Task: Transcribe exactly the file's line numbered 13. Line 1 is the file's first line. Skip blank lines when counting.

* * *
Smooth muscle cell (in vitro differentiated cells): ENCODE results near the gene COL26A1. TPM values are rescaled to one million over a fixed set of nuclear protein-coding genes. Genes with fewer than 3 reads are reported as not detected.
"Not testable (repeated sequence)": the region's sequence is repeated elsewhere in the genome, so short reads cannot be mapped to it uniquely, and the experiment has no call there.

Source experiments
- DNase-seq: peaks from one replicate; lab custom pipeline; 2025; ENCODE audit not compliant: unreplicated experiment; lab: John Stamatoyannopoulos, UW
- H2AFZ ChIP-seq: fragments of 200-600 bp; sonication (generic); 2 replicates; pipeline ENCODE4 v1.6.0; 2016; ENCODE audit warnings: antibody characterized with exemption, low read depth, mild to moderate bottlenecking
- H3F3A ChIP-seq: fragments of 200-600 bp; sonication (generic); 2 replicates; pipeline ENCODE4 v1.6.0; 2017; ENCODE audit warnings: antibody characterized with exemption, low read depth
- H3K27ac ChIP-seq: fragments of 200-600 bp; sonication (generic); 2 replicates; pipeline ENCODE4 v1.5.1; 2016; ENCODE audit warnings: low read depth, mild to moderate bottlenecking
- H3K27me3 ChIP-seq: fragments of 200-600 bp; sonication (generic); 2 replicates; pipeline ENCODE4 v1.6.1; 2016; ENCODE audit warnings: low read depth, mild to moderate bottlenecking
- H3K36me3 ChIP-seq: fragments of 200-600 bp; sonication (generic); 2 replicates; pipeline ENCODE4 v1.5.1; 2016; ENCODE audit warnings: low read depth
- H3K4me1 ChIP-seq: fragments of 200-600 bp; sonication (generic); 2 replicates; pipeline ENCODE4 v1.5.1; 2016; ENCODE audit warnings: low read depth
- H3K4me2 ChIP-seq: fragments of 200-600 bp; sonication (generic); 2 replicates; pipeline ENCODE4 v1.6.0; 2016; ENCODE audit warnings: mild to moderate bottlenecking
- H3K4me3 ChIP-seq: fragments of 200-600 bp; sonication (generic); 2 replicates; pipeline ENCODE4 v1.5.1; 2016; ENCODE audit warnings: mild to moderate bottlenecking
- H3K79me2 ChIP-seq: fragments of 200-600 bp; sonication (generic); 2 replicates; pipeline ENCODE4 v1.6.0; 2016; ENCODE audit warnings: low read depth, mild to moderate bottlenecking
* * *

- H3K79me2 ChIP-seq: fragments of 200-600 bp; sonication (generic); 2 replicates; pipeline ENCODE4 v1.6.0; 2016; ENCODE audit warnings: low read depth, mild to moderate bottlenecking